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Shoppers On Hold…How About The Fed? By Charles Payne

Not Coming Back

Retail Trends
Department Stores

Feb

2016

$13.43 billion

Jan

2001

$19.90 billion

Stalled but Should Rebound

Retail Trends
Electronics

Feb

2016

$8.40 billion

Nov

2007

$9.24 billion

Building Momentum

Retail Trends
Furniture

Feb

2016

$8.69 billion

Jan

2007

$9.61 billion

Sizzling

Retail Trends
Non-Store

Feb

2016

$42.19 billion

Jan

2001

$5.50 billion

Retail Landscape

The great American spending machine and the universal rally cry of 'Charge It' has muffled since the Great Recession began, and it continues to be lackluster.

Several trends speak to the state of the consumer, including the continued decline in department stores. John Wanamaker's debut of the first department store in Philadelphia 1876 changed everything.

Winners in the space have come and gone from Woolworth's to Sears and now Macy's, which keeps tweaking itself to stay relevant.

Of course, writing off these names has been a mistake in the past as several stores such as Dillard's and (more recently) J.C. Penney have climbed back from the brink.

Electronics have stalled, but furniture is beginning to come on strong along with the rebound in the housing market. Then, there's the non-store retailer that is finally living up to the hype and then some.

  • Share of overall retail in 2001: 2.2%
  • Share of overall retail in February 2016: 10.7%

I suspect there will be a happy median where department stores and online retailing can both thrive.

Department stores have a supporting role as distribution centers (home base for the fleet of delivery drones) and a place for luddites like me to shop.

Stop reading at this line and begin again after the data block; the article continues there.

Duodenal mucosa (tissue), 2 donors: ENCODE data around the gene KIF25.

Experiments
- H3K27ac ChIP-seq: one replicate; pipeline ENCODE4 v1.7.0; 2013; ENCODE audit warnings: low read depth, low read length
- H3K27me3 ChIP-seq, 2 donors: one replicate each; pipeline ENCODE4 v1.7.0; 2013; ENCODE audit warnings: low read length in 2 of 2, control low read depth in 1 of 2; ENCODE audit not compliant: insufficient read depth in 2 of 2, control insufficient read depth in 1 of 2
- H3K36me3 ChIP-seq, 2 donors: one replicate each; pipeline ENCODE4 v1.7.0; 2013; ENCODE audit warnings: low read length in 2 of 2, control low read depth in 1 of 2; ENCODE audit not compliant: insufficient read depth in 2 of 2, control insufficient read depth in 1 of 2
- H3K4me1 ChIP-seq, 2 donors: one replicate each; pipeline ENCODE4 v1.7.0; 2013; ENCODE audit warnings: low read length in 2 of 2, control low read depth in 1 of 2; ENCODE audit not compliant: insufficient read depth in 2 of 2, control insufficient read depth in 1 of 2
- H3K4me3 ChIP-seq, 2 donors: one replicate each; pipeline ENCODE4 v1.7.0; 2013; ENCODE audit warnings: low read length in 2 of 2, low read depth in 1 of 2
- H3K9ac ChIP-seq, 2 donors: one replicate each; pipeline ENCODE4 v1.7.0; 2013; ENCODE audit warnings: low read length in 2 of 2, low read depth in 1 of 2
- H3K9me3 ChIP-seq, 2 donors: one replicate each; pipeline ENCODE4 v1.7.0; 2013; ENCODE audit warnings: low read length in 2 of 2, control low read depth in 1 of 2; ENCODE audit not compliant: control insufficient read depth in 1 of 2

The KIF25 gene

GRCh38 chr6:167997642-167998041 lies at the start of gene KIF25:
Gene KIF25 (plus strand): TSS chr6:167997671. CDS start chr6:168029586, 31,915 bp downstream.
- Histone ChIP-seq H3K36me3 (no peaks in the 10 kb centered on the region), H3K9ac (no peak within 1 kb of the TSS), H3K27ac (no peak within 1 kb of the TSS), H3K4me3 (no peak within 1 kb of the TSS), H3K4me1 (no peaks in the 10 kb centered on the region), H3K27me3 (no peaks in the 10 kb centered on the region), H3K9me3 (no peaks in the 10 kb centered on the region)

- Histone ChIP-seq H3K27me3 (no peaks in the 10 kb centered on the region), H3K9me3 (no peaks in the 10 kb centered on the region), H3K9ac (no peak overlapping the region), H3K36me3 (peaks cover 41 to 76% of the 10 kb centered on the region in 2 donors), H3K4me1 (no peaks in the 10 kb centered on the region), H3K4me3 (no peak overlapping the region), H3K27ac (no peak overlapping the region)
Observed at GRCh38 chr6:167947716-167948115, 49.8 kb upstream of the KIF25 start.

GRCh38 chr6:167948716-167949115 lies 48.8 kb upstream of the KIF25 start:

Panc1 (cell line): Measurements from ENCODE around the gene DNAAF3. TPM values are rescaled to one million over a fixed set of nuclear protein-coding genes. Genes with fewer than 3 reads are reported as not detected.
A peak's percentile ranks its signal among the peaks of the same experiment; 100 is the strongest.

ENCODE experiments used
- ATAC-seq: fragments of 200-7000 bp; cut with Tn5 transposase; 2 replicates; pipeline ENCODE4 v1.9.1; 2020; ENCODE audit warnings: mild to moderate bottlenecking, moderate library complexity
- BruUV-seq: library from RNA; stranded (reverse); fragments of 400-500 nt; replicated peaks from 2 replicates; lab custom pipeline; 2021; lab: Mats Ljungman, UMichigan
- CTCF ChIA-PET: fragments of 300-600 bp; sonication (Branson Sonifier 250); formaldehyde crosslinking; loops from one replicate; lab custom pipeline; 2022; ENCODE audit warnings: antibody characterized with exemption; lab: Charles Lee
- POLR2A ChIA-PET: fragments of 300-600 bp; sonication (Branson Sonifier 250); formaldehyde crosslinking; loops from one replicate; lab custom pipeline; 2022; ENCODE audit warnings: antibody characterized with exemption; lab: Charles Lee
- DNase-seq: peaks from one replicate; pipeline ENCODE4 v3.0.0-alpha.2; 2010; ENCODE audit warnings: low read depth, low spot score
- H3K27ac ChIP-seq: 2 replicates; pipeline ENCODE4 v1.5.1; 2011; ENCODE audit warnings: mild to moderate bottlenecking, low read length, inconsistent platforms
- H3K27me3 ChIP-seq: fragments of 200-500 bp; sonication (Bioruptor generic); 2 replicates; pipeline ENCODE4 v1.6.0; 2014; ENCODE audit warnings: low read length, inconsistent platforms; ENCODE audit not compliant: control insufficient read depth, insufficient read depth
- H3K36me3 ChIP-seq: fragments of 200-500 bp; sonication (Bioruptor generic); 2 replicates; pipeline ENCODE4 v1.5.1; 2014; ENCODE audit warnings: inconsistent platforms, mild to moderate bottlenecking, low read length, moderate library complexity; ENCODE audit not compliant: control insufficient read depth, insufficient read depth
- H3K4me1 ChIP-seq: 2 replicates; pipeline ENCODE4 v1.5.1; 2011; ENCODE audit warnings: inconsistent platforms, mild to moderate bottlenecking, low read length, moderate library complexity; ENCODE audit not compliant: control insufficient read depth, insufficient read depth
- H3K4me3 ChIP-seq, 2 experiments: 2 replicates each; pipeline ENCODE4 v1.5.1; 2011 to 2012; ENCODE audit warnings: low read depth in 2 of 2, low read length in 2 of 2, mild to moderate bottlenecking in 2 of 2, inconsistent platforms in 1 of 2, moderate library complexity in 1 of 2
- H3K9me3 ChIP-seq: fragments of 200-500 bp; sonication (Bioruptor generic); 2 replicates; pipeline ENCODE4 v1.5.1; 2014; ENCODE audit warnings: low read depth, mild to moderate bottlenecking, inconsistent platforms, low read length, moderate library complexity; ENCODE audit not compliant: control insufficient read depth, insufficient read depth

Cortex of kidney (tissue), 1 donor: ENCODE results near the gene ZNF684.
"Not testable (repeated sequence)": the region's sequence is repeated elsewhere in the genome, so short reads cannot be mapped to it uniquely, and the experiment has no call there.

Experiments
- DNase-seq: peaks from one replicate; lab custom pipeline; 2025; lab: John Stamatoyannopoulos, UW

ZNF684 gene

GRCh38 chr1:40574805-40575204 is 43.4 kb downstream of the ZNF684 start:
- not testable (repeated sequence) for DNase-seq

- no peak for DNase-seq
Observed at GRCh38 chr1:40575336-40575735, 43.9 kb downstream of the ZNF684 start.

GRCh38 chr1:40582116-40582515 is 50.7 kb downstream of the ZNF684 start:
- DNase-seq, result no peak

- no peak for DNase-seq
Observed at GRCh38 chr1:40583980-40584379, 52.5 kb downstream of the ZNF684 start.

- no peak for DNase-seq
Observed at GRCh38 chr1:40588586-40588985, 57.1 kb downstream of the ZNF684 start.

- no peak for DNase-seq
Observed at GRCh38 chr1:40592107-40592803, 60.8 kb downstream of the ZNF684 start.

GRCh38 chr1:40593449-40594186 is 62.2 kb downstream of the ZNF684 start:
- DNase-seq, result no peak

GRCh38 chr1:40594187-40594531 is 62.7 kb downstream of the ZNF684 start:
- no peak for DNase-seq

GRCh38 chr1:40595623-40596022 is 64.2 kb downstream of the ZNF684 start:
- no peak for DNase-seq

The other indisputable trend is eating away from the home. Last year, the amount we spent on eating out surpassed what we spend at the grocery store and it continues, as it continues to surge. Last month, spending at food and drinking spots climbed 1% from January to $53.7 billion while grocery stores sales declined 0.3% to $50.9 billion.

This is the backdrop as the Fed decides if this economy is so hot that it must cool down. The answer is an emphatic no, but you have to hope it changes soon to an emphatic yes, because these doldrums are economic killers and are hard to escape.

Today's Session

It's Fed Day and all eyes will be on Yellen & Company's assessment the economy, inflation and threat of global recession.

There is lots of economic data out this morning. The most important is Consumer Price Index, which came in slightly above consensus, but with lots of caveats including punk wage increase. Still, the release tilted equities' lower and added even more anxiety to an already worrisome session. We'll have more details on the all the data in the afternoon note.